THE WEEKEND: EJUKE, OLAYINKA, SADIQ, COLLINS, CHUKWUEZE
Ejuke has his sights set on big things
When 21-year-old Chidera Ejuke joined SC Heerenveen from Valerenga, it barely registered. After all, Norway is not exactly the cynosure of attention, and the Frisians are, like many Dutch sides, a club focused on turning profits through the sales of high-value assets.
Now though, many are beginning to take notice. Ejuke scored twice at the weekend to deliver a first league win since the opening day of the season and take his tally for the season to four in eight matches. His second in particular, a superb curled effort after a gift of a pass from VVV-Venlo goalkeeper Thorsten Kirschbaum, was quite exquisite.
Capable of playing on both flanks, as well as in the n.10 position, Ejuke boasts great pace, as well as an upright dribbling stance that gives him tremendous balance and allows him maintain good perception and awareness as he runs. He is second so far this season in the Eredivisie for successful dribbles completed per game (4.6, at a 73% completion rate), a pointer to his overall style.
There are some concerns over his productivity, but that’s what he came to the Netherlands to fix, among other things. He can be sloppy with his passing, according to manager Johnny Jansen, and still wants the ball to feet too often. But, three months in, he is convinced his decision to move to Heerenveen was the right one.
It really was his choice: Turkish side Besiktas were willing to offer Valerenga 700,000 Euros more than Heerenveen did, as well as a higher salary for the player (interestingly, Ben Rienstra, whom he was signed to replace, cited the money as the major factor behind his decision to move to Kayserispor). However, Ejuke has a very clear plan, and has made no secret of his desire to use the Frisians as a stepping stone to one of the top five European leagues in two years’ time.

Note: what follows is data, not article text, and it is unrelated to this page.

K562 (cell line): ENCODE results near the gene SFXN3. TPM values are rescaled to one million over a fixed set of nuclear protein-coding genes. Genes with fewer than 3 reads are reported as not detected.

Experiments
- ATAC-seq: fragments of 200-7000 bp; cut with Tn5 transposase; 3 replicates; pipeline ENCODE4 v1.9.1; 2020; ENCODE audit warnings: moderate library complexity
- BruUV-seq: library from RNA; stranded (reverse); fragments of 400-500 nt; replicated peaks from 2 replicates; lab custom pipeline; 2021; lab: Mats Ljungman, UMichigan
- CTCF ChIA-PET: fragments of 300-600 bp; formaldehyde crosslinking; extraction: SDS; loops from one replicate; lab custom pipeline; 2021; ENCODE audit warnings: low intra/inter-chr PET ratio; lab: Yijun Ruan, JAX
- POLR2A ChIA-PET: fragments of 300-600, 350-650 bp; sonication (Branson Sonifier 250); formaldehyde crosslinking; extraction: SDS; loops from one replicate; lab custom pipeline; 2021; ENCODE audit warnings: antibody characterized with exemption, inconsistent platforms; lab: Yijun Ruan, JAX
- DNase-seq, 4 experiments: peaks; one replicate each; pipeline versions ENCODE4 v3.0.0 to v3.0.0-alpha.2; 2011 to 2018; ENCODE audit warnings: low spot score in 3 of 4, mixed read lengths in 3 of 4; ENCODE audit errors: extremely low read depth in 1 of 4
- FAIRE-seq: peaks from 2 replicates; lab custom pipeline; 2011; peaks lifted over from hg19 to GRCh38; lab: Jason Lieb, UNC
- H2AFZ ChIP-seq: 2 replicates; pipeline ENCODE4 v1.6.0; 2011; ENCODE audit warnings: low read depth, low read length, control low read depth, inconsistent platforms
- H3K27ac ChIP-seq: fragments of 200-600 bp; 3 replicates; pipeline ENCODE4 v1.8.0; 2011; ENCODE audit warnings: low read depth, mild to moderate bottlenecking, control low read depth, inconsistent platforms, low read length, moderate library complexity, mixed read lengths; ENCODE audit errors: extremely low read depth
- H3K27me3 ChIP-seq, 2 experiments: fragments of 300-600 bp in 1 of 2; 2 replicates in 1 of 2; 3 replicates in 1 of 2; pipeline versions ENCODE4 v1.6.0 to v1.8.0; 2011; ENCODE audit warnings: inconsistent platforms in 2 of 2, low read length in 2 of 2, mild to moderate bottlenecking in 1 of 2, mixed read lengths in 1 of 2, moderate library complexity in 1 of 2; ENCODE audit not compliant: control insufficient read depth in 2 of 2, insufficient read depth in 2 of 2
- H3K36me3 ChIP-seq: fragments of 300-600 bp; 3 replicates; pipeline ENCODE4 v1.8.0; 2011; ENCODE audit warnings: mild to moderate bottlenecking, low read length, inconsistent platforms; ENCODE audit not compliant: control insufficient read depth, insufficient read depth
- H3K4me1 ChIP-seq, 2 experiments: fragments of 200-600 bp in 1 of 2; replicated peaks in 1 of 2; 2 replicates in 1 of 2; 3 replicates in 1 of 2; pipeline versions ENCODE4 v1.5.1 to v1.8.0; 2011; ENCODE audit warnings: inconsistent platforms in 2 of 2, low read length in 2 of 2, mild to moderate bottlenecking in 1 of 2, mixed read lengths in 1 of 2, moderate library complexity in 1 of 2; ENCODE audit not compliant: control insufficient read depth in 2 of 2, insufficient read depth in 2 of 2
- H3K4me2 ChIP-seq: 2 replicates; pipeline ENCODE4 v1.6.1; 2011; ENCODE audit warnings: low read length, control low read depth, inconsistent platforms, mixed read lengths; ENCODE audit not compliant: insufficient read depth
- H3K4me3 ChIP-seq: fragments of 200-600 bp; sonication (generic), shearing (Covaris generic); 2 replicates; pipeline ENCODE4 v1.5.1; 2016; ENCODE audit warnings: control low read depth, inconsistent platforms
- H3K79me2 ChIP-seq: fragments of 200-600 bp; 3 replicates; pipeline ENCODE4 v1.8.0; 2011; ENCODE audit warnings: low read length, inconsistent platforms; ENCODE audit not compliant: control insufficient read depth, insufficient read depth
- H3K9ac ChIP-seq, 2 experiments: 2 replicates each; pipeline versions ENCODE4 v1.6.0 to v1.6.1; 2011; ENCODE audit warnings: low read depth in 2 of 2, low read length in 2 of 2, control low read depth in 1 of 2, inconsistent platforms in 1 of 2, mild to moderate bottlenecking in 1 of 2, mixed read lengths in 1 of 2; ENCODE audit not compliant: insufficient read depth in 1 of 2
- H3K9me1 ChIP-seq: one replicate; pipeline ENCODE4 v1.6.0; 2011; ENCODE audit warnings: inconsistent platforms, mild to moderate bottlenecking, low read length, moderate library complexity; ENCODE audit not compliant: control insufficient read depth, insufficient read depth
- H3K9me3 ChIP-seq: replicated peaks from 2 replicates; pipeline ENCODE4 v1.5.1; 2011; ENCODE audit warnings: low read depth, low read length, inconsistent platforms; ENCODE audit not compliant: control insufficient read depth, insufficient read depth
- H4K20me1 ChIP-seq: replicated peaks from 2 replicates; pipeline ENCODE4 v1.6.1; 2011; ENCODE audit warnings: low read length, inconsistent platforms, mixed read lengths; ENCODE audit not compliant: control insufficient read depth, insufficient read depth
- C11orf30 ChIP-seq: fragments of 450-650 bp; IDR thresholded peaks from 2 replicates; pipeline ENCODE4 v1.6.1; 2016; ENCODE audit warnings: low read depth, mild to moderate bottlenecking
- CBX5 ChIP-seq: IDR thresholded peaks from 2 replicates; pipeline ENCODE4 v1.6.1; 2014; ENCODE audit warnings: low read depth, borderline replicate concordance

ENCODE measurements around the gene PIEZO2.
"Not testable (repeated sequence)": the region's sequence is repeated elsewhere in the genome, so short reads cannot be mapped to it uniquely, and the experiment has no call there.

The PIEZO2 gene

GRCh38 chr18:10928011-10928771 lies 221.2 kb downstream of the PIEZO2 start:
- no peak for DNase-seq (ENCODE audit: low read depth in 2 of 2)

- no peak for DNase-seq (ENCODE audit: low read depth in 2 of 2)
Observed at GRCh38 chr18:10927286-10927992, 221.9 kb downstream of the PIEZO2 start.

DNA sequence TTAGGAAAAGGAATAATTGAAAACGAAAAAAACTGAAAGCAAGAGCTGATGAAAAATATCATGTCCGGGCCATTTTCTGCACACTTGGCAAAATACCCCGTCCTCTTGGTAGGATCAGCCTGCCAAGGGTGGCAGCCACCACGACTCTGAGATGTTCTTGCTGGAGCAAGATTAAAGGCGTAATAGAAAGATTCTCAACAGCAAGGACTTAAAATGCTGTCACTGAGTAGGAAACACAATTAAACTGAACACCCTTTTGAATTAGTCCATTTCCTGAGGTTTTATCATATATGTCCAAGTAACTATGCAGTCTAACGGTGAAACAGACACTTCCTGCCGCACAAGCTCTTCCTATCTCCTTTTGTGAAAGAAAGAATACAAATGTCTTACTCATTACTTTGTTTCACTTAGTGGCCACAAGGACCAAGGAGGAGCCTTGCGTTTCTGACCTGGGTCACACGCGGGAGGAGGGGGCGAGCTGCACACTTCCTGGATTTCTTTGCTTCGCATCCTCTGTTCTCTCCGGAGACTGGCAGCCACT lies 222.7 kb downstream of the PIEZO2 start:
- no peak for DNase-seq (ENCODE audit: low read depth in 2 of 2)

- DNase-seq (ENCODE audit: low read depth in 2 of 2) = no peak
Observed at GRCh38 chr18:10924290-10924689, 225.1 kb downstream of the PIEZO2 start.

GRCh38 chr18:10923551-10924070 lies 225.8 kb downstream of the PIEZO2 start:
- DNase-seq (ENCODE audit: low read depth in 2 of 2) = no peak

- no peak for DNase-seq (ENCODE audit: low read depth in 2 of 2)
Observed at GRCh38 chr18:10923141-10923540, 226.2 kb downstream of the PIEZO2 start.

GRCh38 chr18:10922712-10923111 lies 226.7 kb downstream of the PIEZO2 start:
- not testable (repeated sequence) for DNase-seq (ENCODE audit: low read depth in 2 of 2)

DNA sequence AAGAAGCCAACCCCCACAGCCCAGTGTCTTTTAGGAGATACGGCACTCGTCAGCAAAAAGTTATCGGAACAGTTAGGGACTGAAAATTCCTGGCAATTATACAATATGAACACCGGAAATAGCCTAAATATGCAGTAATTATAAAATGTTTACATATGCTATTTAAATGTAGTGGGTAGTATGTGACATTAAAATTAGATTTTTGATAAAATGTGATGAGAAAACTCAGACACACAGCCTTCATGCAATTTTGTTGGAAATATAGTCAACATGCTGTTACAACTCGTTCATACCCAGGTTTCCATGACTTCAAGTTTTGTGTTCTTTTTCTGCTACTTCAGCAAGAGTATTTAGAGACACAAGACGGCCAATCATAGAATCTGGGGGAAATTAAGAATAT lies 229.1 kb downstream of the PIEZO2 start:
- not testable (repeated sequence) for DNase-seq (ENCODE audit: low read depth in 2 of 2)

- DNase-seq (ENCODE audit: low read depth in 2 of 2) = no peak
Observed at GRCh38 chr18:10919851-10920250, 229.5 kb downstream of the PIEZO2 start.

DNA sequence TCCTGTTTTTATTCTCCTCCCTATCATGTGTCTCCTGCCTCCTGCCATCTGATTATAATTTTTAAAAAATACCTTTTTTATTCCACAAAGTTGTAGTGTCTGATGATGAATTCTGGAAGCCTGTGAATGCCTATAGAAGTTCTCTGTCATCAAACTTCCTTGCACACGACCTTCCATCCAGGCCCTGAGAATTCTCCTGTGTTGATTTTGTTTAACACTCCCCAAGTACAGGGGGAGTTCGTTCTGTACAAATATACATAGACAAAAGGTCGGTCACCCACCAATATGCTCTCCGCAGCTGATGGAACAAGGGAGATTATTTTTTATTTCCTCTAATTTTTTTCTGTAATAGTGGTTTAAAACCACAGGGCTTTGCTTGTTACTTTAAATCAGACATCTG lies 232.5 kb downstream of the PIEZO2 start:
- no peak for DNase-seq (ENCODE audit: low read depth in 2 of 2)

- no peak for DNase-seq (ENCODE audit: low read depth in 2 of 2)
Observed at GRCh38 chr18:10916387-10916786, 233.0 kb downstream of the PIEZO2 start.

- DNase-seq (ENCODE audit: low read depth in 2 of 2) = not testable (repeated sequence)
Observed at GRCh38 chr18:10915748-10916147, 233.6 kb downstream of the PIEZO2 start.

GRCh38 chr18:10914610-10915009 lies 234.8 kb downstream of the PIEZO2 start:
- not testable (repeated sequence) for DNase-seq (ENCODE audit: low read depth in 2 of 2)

If he keeps his head down and adds more consistent end product (keeping up a .5 goals per game average wouldn’t hurt in that regard), you wouldn’t bet against him pulling it off.
Olayinka working out his salvation
Having earned a national team call-up on the back of a wildly successful debut in the UEFA Champions League, Peter Olayinka could have been forgiven for taking some time to enjoy the moment. After all, it has taken him quite the trek to get here: Albania, Belgium, the Netherlands, and now Czech Republic.
Instead, Olayinka has gone about toasting his invitation in a different way: by proving himself deserving. Of course, all the caveats about the relative strength of the Czech top-flight apply, and the jury remains out on whether or not he should have been called up (in the interest of full disclosure, I’m in the ‘not’ camp), but his output has clearly gone up since the announcement was made.
His winning goal against Mlada Boleslav was very well-taken – the movement, the timing of it, the finish – and whatever one might say about him, there is no impostor syndrome with this one.
Sadiq the inscrutable enigma
There are few footballers as fun to watch as Sadiq Umar. You never quite know what to expect. For one thing, he looks nothing like a footballer, with his length of limb and lolloping gait granting him awkward movements. Then there’s the erratic behaviour: upon leaving Rangers last year, he accused manager Steven Gerrard of overt racism, and he made headlines earlier in the season when, after being substituted in a Europa League match, he clambered up a fence and was pictured talking on his phone.
Umar Sadiq was taken off by Savo at half-time. Here he is chilling during the second half 📱— Partizan Belgrade 🇬🇧 (@FKPartizanEN) August 22, 2019